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Mentoring a Younger Child

By: Sarah Knowles BA, MA - Updated: 20 Sep 2012 | comments*Discuss
Mentor Mentee Role Model Respect

Older teens with no siblings or those who simply want to make a difference this summer could consider mentoring a younger child. While it may sound grand, all it really means is being a role model to someone who needs one. The amazing part is that both the older and the younger children benefit from this type of interaction, which can really change someone's life for the better.

What is Mentoring?

Legend has it that when Odysseus left to battle in the Trojan War, he left his son in the charge of a family friend called Mentor. When the goddess Athena came to visit, she took the disguise of Mentor upon herself, encouraging Odysseus' son to leave the palace, venture out on his own and discover more about his father.

Today, mentoring is defined as a “mutual learning relationship in which both the mentor and the mentee gain knowledge”. In the past, mentors were there solely to help their mentees. Now, the two are there to help each other through mutual respect and learning.

Mentors are there as an older friend, not someone who knows all the answers but someone who is there to supply support, friendship and compassion. While most mentors are aged 18 or above, a family with younger children could also help mentor a younger child, especially a child in need who could benefit from safe, stable friendships.

Activities for Mentors and Mentees

Mentors don't need to plan anything ultra-special for their mentees. Ideally, they should just be able to enjoy spending time together. That could mean:

  • Going to the park together
  • Spending an afternoon in the playground
  • Having lunch in a neighbourhood cafe
  • Reading books together
  • Kicking a football around
  • Going to the cinema
  • Flying a kite

Peer Mentors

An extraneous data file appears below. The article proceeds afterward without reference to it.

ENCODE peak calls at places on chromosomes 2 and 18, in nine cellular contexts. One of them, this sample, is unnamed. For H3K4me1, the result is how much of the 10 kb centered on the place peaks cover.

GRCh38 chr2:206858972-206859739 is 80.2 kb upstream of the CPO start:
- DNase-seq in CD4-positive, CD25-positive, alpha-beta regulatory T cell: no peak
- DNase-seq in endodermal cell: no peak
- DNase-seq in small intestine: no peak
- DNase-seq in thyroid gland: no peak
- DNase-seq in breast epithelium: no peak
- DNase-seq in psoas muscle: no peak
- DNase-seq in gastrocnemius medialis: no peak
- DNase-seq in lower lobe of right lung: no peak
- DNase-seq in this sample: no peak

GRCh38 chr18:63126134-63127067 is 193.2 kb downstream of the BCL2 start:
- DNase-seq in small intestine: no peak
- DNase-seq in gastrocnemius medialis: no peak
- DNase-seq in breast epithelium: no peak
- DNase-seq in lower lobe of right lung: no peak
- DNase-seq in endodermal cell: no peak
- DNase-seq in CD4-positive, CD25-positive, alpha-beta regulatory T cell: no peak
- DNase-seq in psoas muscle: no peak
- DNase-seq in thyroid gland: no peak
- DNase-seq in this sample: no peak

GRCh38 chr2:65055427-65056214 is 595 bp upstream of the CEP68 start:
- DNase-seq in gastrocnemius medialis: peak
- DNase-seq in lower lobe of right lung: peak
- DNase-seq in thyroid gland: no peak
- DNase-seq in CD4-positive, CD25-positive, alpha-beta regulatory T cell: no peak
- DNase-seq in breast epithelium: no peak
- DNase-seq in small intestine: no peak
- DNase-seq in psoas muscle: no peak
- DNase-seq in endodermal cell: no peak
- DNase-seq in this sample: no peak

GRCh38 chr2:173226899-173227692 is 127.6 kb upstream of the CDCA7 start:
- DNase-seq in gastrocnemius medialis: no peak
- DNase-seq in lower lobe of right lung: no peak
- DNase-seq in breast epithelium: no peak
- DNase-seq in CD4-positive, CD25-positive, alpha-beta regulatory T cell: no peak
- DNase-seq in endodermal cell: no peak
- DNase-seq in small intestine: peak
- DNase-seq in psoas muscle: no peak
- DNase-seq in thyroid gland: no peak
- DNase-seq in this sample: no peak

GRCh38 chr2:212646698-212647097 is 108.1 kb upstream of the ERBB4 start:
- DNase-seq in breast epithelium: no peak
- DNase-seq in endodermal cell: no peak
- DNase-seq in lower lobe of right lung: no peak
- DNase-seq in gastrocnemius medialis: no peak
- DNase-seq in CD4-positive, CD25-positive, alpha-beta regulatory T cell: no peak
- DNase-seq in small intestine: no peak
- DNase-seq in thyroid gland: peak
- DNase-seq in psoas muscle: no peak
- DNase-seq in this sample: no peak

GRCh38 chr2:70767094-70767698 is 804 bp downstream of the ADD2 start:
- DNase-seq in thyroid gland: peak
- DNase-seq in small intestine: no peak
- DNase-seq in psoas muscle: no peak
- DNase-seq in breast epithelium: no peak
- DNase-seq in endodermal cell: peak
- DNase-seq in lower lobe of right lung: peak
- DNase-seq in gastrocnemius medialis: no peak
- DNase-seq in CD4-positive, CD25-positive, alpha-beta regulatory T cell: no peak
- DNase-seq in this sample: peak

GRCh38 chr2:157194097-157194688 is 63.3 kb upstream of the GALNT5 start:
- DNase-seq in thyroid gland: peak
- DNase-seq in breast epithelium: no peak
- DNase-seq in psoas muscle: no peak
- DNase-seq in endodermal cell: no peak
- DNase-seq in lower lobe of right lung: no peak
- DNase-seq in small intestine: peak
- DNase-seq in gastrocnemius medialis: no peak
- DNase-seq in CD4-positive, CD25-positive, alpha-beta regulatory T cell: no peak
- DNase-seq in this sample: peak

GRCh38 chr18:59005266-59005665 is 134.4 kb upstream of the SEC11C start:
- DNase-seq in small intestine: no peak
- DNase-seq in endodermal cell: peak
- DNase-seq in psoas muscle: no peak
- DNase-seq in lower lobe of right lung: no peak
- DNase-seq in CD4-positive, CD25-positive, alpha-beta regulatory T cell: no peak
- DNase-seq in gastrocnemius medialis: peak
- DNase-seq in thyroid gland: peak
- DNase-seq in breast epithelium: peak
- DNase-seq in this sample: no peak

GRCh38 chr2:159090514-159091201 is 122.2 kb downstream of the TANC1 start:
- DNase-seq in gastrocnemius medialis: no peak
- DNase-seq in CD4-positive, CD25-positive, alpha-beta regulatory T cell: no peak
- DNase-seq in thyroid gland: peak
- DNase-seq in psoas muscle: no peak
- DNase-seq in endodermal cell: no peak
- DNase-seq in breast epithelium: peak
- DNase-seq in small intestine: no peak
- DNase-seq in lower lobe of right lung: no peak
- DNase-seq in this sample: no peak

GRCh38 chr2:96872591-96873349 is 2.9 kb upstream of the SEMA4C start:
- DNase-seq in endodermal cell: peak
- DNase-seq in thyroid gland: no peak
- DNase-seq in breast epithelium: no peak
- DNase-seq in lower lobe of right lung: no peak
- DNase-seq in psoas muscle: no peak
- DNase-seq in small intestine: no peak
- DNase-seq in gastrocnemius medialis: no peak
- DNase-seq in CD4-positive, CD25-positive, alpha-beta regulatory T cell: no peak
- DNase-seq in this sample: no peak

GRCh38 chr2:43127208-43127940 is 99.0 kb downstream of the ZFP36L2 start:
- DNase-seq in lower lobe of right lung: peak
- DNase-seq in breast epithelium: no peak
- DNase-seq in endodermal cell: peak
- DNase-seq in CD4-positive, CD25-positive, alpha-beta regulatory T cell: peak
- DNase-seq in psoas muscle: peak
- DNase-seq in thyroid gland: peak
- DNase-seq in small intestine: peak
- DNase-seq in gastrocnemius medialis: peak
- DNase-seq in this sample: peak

Sometimes schools ask teens to be peer mentors to other children. Peer mentors act as friendly advisors to other children who may be lonely, at risk of drinking or drugs, or have family problems. Sometimes peer mentors arise naturally through activities such as sports, extra-curricular events etc. At other times the school may intervene to ask if a teen can mentor someone.

If your child is asked to become a teen mentor, hopefully or she will say yes. Again, the main responsibility is just to be a non-judgemental friend. And it's a relationship that should be of benefit to both mentor and mentee.

In fact, research has shown that children who are mentored fully feel the benefits. They include skipping school less often, being less likely to begin using alcohol and drugs, more willing to talk about problems, less likely to self-harm, getting along with friends and family better and being able to develop stronger social skills as a whole.

How to Mentor

If your teen is interested in mentoring, there are many agencies who set up one-to-one programmes. Look online, talk to your local church, mosque or synagogue, or contact a local welfare agency. They could also look into a group mentoring project, helping out at a summer day camp, with a scouting group, at a community centre or summer playscheme.

A summer mentoring programme could be of great benefit to a child – and to your teenager as well! Who knows, the relationship could even turn into a lifelong friendship, and your teen could end up setting up a mentoring programme at his or her workplace someday...

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